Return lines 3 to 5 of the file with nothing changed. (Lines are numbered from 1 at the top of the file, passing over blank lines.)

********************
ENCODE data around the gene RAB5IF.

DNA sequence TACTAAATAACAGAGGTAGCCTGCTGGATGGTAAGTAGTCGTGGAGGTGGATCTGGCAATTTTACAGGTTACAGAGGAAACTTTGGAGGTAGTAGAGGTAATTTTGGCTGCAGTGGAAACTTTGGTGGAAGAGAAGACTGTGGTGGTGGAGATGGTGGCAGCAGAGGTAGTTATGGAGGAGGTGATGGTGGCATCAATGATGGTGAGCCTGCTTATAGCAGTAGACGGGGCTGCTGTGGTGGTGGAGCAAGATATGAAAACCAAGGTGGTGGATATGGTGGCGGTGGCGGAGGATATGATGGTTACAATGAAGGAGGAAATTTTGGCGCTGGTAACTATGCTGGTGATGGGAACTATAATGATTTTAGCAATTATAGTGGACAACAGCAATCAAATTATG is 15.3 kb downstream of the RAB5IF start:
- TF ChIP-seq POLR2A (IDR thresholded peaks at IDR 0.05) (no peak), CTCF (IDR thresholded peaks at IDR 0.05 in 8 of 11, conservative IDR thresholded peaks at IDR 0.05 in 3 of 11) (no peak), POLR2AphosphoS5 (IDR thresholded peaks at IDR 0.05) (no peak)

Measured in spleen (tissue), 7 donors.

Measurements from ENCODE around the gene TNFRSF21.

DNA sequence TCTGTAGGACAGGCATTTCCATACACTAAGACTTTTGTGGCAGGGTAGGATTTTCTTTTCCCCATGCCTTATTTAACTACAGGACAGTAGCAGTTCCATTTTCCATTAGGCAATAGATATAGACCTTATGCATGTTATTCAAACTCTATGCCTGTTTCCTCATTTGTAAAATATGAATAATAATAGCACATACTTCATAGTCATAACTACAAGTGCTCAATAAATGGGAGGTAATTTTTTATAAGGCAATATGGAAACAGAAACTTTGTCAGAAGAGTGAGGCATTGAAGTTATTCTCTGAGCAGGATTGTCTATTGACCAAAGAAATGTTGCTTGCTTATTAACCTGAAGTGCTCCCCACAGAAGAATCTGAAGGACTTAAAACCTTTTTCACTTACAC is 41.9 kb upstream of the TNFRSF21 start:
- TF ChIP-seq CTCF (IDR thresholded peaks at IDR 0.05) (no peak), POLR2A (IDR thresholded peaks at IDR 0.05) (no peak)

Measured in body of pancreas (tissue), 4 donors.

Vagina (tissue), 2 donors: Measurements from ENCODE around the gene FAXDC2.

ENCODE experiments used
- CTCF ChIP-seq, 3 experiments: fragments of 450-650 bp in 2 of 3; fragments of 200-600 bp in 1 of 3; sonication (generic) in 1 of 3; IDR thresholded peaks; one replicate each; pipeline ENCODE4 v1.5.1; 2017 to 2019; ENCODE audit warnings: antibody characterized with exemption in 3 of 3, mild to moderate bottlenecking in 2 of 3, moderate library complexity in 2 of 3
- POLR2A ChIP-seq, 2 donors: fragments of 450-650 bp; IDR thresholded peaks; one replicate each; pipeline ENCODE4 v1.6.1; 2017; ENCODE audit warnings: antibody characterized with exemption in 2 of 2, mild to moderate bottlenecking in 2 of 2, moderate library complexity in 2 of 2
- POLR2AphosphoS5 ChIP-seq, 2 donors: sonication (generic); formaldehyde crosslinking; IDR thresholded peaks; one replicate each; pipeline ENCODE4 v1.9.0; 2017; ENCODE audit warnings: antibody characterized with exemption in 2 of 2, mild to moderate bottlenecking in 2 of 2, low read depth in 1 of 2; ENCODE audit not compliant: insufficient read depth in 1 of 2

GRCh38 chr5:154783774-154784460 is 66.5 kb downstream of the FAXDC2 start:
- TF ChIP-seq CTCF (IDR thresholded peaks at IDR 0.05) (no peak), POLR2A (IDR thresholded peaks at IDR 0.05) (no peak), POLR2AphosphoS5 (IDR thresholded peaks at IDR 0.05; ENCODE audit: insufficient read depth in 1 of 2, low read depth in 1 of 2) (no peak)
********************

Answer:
- TF ChIP-seq POLR2A (IDR thresholded peaks at IDR 0.05) (no peak), CTCF (IDR thresholded peaks at IDR 0.05 in 8 of 11, conservative IDR thresholded peaks at IDR 0.05 in 3 of 11) (no peak), POLR2AphosphoS5 (IDR thresholded peaks at IDR 0.05) (no peak)

Measured in spleen (tissue), 7 donors.

Measurements from ENCODE around the gene TNFRSF21.